The survival of SA’s sharks lies in the hands of an expert panel conducting a review on the management and conservation of the species, starting this month, said white shark expert and operator Chris Fallows.
“This truly is ground zero with regards to the direction SA scientists and managers choose to go in terms of the conservation of our marine predators for future generations,” he said, in an open letter sent to all panel members this week.
An outcry over demersal shark longline boats decimating the populations of smoothhound and soupfin sharks — also affecting on bigger shark species like great whites and tourism — prompted the appointment of the shark panel by environment minister Barbara Creecy.
Environment spokesperson Albi Modise said: “The panel is a response to public concern about shark populations along the coast, and the change in the distribution of great white sharks and the resultant increase in conflict between fishers and tourism operators.”
The shark species which longliners catch and export have dropped by more than 40% (smoothhound) to 50% (soupfin) since this commercial fishery was first given the green light.
The panel has three months to review SA’s National Plan of Action for the Conservation and Management of Sharks “whether it is effective and where improvements need to be made”, said Modise.
“It will recommend actions needed to properly manage and conserve all shark species found along the SA coast, and to guide their long-term sustainable use.”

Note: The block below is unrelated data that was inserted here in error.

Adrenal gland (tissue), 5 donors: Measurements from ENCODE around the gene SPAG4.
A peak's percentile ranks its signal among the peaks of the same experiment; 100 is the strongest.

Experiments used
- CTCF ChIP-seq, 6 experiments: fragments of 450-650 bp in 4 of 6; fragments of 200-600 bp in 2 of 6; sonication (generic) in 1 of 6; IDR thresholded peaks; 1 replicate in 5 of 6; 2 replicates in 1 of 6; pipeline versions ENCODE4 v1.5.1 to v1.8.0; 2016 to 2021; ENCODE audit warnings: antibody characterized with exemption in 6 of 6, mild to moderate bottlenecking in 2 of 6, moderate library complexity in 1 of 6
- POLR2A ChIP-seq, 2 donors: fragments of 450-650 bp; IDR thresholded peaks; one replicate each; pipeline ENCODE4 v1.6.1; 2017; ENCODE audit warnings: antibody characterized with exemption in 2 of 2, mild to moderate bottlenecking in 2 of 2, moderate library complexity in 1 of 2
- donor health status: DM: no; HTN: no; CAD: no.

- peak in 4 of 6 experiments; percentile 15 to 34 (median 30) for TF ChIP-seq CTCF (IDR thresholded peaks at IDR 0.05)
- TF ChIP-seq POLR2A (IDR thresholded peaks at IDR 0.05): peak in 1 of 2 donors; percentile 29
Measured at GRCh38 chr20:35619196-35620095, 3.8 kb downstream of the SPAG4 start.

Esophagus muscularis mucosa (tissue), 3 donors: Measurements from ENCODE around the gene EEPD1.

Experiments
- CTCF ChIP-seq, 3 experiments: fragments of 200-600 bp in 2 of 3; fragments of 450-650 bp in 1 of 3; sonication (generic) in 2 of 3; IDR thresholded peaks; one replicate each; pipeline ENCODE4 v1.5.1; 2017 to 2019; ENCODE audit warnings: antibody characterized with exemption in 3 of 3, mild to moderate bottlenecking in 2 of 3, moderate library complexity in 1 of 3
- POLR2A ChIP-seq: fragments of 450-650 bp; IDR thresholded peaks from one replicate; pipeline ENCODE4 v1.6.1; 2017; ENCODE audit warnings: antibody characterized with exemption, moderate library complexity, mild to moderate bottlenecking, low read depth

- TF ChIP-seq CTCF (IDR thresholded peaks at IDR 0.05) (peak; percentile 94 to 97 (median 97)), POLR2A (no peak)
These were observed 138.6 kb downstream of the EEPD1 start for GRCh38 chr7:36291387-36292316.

The International Plan of Action for the Conservation and Management of Sharks will guide the review, said Modise.
This requires “the assessment of direct threats to shark populations, finding ways to protect critical habitats and implement harvesting strategies that are biologically sustainable and rational for long-term economic use.
“Particular attention is given to vulnerable or threatened shark stocks.”
Both smoothhound and soupfin sharks are already classified as vulnerable on the International Union for Conservation of Nature list of threatened species.
Smooth-hound sharks — permitted catch by longliners — are being fished out at a rate nearly three times a sustainable level, marine biologist Dr Enrico Gennari, the co-founder of Oceans Research Institute in Mossel Bay, has warned.
This data is from fisheries’ own scientists. he noted. Sharks reproduce slowly as their dwindling numbers demonstrate.
Fallows has sounded the alarm that longline boats have been “vacuuming up thousands” of demersal sharks (the term for creatures living close to the seabed) on their trips.
Within a month, 27 out of 30 smoothhound sharks tagged in Port Elizabeth were killed by one shark longline vessel, said Gennari.
Conservationists, shark dive operators and shark scientists from the Great White Shark Protection Foundation in Kleinbaai says three active demersal shark longliners were responsible for the decline.
The panel should consider scientific evidence on the threat to sharks’ survival said Fallows, who has submitted this data to the panel. On it are the following experts:
- Professor Dr Sven Kerwath, specialist scientist: Finfish
- Dr Charlene da Silva, scientist: Shark Resources Research
- Chief director (acting) Saasa Pheeha: Marine Resource Management
- Sarika Singh, scientist: Marine Biodiversity Research
- Zintle Langa, Branch: Oceans and Coasts, DEFF
- Dr Kerry Sink, marine programme manager and principal scientist, SANBI
- Dr Alison Kock, SANParks
- Dr Andres Domingo, director: Large Pelagic Fisheries, National Department of Aquatic Resources, Uruguay
- Dr Rishi Sharma, Fisheries Scientist
The review will be done remotely because of Covid-19 and a final report submitted to the minister by the beginning of October, said Modise.